Since I moved into the woods, and after hurricane Irene, I started researching to get something solar, but affordable in place. The idea is being able to have some electric energy during a power outage and/or if the roads are blocked due to a blizzard. A solar panel gets charge even when is cloudy. Smartphones and other gadgets will lose charge fast needing to be recharged often. So we must plan ahead before another emergency hit.
First, I must say is that this advice should be taken as given, without any guarantees. I’m sharing what I did to have a solar charger backup in case of another electric outage due to bad weather, but I don’t intent to replace the advice of a licensed electrician..
Solar energy usually is expensive, but for the purpose of this article, I chose the least expensive and best quality components I could find.
The basic parts of a solar kit are:
Solar panel to convert solar energy into electricity.
Solar panel charge controller to avoid overcharging the battery. Said charge controller usually includes a blocking diode to keep current from flowing back to the solar panel at night and a fuse to protect the solar panel, the battery and regulate any overload.
A battery to storage the solar panel’s energy. I prefer Sealed Lead-acid or absorbed glass matte (AGM) batteries, which are better because under regular conditions they don’t leak acid or fumes. The AGM are more expensive and have a shorter life span too.
A power inverter to convert the DC (direct current) from the battery into AC (electric current).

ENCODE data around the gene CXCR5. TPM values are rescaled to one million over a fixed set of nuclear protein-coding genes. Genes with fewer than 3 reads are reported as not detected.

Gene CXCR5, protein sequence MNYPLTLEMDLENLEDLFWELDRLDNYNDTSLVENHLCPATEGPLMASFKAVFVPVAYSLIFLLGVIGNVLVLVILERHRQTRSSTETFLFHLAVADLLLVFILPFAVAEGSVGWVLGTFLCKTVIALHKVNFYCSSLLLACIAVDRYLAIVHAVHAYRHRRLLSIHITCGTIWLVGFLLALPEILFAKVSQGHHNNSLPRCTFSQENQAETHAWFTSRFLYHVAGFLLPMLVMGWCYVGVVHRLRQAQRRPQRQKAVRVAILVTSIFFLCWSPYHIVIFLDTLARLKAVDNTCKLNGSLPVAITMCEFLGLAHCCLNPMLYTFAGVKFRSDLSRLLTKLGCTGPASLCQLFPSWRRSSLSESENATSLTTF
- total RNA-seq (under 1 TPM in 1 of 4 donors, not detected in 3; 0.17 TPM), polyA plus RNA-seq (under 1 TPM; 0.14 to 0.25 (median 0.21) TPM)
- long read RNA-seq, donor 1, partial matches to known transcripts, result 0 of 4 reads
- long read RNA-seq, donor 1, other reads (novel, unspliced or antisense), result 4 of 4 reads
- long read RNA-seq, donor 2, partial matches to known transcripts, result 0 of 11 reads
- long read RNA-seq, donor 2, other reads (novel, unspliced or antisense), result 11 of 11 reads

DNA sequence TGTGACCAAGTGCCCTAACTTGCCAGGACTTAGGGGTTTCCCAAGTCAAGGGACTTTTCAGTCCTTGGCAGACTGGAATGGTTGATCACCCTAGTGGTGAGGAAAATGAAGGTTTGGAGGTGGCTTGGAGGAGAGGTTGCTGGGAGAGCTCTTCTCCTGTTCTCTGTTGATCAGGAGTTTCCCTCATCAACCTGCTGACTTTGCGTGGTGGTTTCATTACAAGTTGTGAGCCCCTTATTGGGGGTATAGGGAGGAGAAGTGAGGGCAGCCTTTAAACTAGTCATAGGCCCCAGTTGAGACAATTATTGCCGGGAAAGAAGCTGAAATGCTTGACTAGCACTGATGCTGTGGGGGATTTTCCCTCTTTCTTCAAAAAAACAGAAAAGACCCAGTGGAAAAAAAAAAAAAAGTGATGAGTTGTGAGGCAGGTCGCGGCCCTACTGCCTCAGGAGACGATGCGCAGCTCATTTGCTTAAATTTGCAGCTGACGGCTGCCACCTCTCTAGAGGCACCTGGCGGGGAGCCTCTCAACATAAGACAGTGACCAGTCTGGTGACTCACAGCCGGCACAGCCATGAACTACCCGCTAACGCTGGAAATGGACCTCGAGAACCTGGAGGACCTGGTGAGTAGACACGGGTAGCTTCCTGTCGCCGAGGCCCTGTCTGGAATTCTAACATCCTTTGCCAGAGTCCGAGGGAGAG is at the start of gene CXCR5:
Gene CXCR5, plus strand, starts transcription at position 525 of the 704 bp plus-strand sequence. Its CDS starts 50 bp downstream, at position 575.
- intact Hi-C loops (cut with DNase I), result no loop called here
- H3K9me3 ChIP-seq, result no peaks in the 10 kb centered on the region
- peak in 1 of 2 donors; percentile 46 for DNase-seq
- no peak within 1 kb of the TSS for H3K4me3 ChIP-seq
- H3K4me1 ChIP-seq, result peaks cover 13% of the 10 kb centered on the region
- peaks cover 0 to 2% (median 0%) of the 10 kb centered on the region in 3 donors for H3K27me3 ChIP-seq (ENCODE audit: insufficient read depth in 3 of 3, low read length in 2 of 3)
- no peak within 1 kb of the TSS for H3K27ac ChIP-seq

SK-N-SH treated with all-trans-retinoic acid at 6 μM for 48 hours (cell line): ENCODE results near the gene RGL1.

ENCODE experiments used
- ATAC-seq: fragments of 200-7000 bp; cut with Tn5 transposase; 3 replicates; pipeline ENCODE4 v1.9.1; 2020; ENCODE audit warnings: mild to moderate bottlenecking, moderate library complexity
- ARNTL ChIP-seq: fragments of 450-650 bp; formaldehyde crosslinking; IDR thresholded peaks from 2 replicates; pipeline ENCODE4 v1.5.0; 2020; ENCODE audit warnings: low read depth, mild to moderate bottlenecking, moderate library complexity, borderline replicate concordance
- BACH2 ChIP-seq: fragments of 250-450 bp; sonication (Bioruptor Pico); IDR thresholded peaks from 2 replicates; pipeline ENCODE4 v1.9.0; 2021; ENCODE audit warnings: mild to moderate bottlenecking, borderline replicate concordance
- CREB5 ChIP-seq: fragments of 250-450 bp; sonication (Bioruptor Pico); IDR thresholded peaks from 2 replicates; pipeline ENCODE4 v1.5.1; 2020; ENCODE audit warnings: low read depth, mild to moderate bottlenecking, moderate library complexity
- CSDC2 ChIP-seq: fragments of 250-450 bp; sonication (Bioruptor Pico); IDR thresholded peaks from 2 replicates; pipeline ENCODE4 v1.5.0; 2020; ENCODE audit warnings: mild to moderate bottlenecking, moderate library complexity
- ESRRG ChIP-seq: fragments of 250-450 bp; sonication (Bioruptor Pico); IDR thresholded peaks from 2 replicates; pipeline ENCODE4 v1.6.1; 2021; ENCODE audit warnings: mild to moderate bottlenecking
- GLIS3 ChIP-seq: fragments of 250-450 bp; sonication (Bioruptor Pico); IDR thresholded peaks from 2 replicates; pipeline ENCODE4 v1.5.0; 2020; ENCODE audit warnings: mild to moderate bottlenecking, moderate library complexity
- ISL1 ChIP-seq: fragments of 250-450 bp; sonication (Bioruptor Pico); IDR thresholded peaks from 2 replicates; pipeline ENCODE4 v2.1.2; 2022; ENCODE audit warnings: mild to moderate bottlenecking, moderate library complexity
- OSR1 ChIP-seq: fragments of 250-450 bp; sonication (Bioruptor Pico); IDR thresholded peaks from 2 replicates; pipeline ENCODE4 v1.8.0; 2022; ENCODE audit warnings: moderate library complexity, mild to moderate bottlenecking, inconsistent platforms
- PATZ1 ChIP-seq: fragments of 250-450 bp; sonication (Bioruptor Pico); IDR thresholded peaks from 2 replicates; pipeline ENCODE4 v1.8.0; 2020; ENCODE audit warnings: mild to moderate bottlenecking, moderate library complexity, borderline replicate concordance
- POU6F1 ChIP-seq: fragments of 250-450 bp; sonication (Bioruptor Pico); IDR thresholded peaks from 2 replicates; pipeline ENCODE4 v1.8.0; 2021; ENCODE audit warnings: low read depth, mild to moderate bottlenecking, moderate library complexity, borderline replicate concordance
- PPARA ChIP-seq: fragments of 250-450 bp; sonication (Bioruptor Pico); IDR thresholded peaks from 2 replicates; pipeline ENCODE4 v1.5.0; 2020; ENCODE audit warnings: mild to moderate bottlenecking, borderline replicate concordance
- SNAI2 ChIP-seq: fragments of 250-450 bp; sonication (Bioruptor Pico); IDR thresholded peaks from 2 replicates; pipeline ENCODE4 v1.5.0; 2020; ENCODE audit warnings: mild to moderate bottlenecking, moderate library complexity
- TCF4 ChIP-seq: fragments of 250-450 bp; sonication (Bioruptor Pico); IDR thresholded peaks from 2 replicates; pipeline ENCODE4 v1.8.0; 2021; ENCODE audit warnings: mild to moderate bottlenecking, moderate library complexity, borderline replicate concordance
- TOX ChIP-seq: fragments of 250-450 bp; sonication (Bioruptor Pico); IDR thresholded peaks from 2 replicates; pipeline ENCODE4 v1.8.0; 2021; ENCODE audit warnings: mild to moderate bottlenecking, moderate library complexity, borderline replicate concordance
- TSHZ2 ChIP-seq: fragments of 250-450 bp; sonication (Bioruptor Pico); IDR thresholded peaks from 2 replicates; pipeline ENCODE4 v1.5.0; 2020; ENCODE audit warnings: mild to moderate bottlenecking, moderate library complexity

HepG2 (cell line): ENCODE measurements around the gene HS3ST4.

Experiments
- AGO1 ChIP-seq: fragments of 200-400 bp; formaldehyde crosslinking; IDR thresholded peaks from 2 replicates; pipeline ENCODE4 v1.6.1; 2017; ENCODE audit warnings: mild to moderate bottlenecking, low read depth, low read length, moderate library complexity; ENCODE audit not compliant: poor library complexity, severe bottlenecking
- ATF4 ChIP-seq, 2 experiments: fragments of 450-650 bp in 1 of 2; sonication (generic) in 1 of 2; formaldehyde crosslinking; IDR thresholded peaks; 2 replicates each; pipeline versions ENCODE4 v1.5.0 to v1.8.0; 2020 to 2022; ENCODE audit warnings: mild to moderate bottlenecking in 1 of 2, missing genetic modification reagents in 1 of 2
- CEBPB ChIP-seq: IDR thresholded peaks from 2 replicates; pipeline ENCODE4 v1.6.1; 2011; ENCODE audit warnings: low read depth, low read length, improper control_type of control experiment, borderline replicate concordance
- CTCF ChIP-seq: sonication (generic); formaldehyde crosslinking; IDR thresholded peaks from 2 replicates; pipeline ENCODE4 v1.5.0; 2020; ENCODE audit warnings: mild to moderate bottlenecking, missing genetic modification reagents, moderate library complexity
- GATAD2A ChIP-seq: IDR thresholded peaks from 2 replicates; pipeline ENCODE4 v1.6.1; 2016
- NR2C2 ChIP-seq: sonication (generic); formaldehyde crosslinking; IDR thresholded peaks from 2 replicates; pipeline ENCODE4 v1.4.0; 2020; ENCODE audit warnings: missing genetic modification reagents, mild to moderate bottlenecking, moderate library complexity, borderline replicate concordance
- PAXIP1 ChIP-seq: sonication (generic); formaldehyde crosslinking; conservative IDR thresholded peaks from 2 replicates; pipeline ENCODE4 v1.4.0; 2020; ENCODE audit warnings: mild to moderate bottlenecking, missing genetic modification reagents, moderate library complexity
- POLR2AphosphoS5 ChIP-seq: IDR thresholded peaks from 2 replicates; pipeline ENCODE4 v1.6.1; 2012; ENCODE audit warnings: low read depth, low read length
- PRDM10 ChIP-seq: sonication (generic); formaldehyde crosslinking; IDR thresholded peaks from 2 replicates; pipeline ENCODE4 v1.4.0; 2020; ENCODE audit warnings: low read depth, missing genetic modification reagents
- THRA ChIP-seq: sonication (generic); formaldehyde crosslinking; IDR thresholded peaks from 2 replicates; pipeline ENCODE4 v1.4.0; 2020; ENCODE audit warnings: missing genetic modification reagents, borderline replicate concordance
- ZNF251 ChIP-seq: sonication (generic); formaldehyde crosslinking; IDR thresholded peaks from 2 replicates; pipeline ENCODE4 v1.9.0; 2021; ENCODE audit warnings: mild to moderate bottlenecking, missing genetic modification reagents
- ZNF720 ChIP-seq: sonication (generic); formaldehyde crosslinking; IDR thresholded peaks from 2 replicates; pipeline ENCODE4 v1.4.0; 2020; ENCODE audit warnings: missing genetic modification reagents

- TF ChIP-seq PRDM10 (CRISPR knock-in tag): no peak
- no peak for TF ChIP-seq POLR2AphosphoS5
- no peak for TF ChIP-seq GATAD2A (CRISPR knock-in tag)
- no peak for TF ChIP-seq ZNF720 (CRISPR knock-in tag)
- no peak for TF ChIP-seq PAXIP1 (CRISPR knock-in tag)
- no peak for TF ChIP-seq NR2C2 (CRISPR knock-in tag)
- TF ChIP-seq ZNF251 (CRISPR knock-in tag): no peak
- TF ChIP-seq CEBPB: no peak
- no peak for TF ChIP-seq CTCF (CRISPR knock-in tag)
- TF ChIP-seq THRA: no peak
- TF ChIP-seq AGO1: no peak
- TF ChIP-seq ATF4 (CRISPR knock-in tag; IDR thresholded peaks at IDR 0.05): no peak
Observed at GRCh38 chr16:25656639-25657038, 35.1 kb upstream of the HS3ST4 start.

Most inverters can be connected to a car’s battery too. Now, my idea is to have silent, and fumes free energy. So I chose a Sealed Lead-acid, 12 Volt / 8 Ah battery rechargeable by a solar panel. My first kit is small, because I wanted to see how it works, before increasing watts on everything.
The higher the voltage the more complicated the installation becomes. For example, if one wish to get a 1100 Watt inverter, one needs to have a fuse between the positive wire going to the inverter and the battery, in case of an accidental short circuit to avoid a wire meltdown or fire. And the inverter must be grounded too. The 400 watts inverter and 8 amps battery I picked doesn’t need any of this, but it won’t power a higher demanding appliance either.
The goal of my solar set up is to keep the charge of cell phones, laptops and provide safe and free long hours of light, good enough for reading.
So this is my basic affordable solar charger kit. At the end of this article I link to every component individually from where I bought it. I made a video because I thought it was easier to see than pictures. I tested these components for more than a month.
The kit should be tested before an emergency comes. I’m using mine to recharge my cell phone daily, and occasionally use the led light to read at night. I bought two led lights, two inverters and two batteries, so one battery gets charge while the other is in use. The ideal place for the solar panel is outside in the sun, but from the sunny window it produces enough energy to keep the charge in the batteries if they are not used.
The cables between the inverter and the battery should be short in order to avoid power loss and cables getting too hot. It’s better to use an electric extension from the inverter AC outlets to the appliances. Or a USB extension with the inverter that comes with a USB outlet like mine. Always be certain that the power cable terminal connections run Negative (-) to Negative (-) and Positive (+) to Positive (+). Usually red is positive and black is negative.
Connecting inverter terminals to the battery positive connectors may cause a spark because of the electric current flowing to the capacitors within the inverter. This is a normal event which occurs usually the first time one connects a full charge battery.
All these components are only for reference. One can get the equivalent or similar in different brands or/and higher voltages.